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Join Date: May 2008
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Grange: Bargnani, a relationship on the rocks
There's also a video of Grange talking about this if you click the link.
If the relationship between fans and a particular athlete is really just that -- a relationship, with all the ebbs and flows and ups and downs the word implies -- it's safe to say that Andrea Bargnani and the Toronto Raptors loyalists are going through a bit of a rough patch right now.
Well, that might be understating it. Vastly. The Toronto Raptors fans, long-suffering, passionate and determined to see only the best in the Dominic McGuire's, Ben Uzoh's and Julian Wright's that have dotted their club's starting lineup at various points the past three years, have pretty much had it with Andrea Bargnani, the enigmatic Roman chucker.
Trade him? There is no doubt a significant number of Raptors fans that think that would be too kind. Are the lions still wandering the Coliseum back home? Can we drop him in there maybe?
The problem with the relationship between Raptors fans and the franchise's only No.1 pick is that the best moment between them may have been when he was presented with a Toronto jersey on stage in New York City and he flashed his slightly goofy, lop-sided grin for the first time.
Right then everything seemed possible. The Raptors had Bryan Colangelo running the show and Bargnani's 47-35 rookie season suggested that the future was wide open.
Since then Bargnani's been someone you badly want to believe in, but so often lets you down. Maddeningly, he seems immune to external motivation -- coddling, threatening, begging and cussing have all been tried, none of them have resulted in Bargnani turning in more of the masterpieces he's capable as opposed to the half-hearted finger paintings he turns in so often. It's disappointing at the best of times, but eventually the anger sets in.
Such as Sunday.
The Raptors lost another heart-crusher in a season in which half of the 11 so far could qualify for that description. Losing in double-overtime to the red-hot San Antonio Spurs is hardly cause for shame, but the Raptors have already lost in triple-overtime at home this season and have three other losses by a combined four points, so the moral victory column is quite full, thank you.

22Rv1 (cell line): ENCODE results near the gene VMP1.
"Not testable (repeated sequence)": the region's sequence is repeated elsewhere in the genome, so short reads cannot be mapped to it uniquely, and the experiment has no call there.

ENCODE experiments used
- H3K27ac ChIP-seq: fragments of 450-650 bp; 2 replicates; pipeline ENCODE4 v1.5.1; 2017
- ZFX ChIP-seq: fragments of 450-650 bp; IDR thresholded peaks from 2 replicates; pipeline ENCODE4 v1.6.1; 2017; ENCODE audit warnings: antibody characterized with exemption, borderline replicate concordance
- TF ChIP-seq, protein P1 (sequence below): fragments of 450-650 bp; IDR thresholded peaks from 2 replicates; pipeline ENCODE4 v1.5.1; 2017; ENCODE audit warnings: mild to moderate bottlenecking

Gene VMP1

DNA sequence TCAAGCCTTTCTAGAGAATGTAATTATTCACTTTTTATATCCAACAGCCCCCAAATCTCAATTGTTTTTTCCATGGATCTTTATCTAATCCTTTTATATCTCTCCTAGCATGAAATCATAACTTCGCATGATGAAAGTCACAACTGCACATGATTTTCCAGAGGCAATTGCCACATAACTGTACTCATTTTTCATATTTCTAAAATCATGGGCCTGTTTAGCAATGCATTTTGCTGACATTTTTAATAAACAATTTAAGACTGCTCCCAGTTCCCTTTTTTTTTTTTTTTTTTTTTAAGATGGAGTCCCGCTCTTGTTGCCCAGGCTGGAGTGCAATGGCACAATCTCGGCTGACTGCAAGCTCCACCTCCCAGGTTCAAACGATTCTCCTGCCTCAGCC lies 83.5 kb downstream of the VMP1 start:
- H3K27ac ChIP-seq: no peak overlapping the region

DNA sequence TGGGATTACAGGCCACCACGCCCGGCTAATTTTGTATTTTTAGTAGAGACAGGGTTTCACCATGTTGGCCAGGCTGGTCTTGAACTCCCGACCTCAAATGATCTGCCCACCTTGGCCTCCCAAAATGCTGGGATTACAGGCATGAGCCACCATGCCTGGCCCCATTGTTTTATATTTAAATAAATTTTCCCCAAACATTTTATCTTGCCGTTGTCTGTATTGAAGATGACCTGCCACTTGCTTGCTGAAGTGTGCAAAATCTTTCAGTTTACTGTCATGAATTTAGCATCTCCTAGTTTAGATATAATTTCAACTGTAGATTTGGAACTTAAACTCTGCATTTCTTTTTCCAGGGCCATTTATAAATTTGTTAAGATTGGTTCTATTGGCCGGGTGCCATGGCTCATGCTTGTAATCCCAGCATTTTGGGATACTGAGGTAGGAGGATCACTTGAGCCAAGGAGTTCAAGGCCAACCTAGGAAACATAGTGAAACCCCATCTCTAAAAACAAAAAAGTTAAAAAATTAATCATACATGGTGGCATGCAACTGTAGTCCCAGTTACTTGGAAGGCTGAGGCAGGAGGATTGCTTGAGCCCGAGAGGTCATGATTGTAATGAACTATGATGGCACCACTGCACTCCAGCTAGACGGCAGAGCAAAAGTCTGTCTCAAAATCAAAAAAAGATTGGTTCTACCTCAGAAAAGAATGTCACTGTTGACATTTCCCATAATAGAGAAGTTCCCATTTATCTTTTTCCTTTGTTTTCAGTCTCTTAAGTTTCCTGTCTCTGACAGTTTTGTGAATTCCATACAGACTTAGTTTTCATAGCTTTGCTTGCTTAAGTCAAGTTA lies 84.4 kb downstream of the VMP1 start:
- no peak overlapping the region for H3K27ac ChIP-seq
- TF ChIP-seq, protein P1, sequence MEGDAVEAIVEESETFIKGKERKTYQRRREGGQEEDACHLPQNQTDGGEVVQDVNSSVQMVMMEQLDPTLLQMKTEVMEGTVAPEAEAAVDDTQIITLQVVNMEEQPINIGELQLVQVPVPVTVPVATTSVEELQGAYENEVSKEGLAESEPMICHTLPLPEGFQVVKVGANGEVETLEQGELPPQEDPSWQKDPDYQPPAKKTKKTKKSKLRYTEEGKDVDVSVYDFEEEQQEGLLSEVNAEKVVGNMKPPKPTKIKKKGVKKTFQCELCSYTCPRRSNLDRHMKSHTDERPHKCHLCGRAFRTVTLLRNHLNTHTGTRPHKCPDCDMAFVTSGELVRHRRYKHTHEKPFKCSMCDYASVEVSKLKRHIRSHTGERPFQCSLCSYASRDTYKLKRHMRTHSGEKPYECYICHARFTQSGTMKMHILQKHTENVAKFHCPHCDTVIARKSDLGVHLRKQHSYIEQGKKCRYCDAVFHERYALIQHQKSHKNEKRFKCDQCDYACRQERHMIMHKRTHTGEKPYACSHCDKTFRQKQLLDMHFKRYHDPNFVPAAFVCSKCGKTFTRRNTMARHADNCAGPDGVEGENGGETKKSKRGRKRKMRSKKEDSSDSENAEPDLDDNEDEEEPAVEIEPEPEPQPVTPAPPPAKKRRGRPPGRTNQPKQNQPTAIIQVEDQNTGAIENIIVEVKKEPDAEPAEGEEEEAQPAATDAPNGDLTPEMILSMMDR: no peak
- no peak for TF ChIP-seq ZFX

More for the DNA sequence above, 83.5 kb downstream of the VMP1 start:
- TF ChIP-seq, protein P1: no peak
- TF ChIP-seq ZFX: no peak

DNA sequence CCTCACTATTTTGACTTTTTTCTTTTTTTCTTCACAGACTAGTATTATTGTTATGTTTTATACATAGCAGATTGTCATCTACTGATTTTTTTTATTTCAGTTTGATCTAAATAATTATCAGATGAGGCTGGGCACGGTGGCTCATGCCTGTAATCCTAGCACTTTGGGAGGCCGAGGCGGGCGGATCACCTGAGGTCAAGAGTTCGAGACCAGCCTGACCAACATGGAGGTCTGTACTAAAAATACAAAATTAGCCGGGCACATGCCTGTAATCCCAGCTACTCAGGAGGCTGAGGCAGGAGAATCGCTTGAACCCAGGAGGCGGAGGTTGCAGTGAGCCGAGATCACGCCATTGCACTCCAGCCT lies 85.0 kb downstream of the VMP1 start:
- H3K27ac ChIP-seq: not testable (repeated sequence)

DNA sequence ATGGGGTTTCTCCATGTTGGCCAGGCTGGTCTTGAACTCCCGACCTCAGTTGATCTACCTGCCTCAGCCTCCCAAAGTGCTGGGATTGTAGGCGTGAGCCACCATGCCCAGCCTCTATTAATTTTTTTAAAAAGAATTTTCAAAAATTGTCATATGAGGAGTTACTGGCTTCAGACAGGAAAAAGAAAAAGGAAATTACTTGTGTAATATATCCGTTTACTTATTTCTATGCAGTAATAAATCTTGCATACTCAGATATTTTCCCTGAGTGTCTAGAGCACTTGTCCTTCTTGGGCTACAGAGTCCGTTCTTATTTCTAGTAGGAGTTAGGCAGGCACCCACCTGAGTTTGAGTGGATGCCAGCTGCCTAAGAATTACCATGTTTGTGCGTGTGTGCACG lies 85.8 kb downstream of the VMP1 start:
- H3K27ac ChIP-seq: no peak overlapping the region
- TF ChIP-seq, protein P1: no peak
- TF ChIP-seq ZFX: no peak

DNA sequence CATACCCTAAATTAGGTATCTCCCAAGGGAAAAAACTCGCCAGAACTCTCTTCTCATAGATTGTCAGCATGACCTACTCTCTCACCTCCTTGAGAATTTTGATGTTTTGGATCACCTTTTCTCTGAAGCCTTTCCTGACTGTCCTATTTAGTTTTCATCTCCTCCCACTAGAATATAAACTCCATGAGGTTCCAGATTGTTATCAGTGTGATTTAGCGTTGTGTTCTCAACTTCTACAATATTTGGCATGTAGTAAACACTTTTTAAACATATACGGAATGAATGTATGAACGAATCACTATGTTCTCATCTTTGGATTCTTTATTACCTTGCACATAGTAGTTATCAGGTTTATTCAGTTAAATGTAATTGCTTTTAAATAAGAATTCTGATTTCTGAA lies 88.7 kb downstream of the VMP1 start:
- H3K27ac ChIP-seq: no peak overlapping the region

The real wins have been few and far between and with seven of their next eight on the road beginning Tuesday night with a back-to-back against Houston and Memphis, there's no reason to expect them to start rolling in.
Bargnani is forever just a dark cloud away from being a lightning rod and Sunday's loss had all the ingredients. Bargnani hoisted 19 of the shots Raptors fans have become all too familiar with -- the quick threes; the pull-up jumpers to nowhere; the bambi-legged drives that roll off. He made just two shots. Two more would have still meant a crappy game, but it might have been enough for the Raptors to get a win they were dying for.
"The shot was terrible today," Bargnani said. "I don't think that my shot has been that bad in my NBA career. What can you do?"
D'Antoni also likes big men who can shoot in order to maximize floor spacing. Bargnani -- in theory -- can shoot. D'Antoni speaks Italian. Bargnani is Italian. Gasol could benefit from being the centre piece of an offence again as he tries to secure one more big contract. Would a package featuring Bargnani and Jose Calderon be enough to pry away Gasol and back-up point guard Steve Blake?
The ESPN trade machine says it works. Bargnani has two years and $20 million left on his deal, Calderon is in the last year of a deal that pays him $10 million this season. The Raptors would take $23 million back as each Blake and Gasol have another after this one left.
For the record Colangelo has no comment on such a possibility, or even if he's getting the itch to move his signature draft pick. Off the record Colangelo has no comment on such a possibility or even if he's getting the itch to move his signature pick.
But Colangelo is not shy to trade anything, and ever since he pronounced Bargnani the "enigma of all enigmas" -- and that was after one of his good seasons -- it's reasonable to say that he'd move the non-franchise player for the right deal.
Should he? No one's going to write essays about how Bargnani is or should be untouchable. But like any relationship, it's always best to examine the good and the bad with a calm, cool head.
Bargnani's first 14 games have been below his standards, but does his gruesome showing Sunday and a slow start overall mean more than the last three seasons and nearly 200 games?
Over that stretch Bargnani has been pretty productive. There are only four players in the NBA that have averaged at least 19 points, shot 45 per cent from the field, 35 per cent from three and averaged at least 5.7 rebounds a game, Bargnani's line from 2009-10 to 2011-12. The others are Kevin Durant, Dirk Nowitzki and Kevin Love.
Granted, Bargnani's barely on the list (Durant and Nowitzki are much bigger scorers and Love gets more rebounds in a game than Bargnani does in three) but it's also worth noting that Bargnani is paid $10 million a season, compared with the average of $18-million the other three are getting.
So before Raptors fans swear that it's over between them and the big Roman, what's a better bet, that Bargnani will continue to struggle the way he has in the early going this season, or that at the end of the year he'll end up averaging something close to 20 points and six rebounds a game on 45 per cent shooting, as he has the past three years?